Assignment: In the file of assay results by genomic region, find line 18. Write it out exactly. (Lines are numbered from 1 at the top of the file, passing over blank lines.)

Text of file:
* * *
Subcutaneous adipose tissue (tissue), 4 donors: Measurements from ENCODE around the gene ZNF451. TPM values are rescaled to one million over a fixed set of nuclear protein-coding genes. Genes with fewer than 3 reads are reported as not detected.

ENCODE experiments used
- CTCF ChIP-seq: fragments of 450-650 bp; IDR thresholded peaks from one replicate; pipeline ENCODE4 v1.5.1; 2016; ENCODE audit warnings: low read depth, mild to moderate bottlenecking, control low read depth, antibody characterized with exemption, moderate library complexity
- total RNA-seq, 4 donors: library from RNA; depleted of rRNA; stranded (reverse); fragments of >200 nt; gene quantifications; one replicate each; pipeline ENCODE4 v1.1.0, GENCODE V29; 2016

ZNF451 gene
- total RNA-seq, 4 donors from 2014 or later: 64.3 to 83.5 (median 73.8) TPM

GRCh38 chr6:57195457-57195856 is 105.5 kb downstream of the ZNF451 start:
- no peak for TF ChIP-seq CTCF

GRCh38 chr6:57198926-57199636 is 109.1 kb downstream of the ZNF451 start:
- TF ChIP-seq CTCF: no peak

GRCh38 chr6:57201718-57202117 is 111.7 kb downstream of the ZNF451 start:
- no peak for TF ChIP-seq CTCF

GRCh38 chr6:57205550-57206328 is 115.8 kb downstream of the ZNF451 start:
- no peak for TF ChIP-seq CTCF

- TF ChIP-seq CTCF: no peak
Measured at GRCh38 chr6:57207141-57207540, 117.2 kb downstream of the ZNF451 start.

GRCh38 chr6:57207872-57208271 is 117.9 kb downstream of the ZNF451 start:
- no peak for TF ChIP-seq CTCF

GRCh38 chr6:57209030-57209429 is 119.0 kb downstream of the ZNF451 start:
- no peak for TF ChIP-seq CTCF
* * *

- no peak for TF ChIP-seq CTCF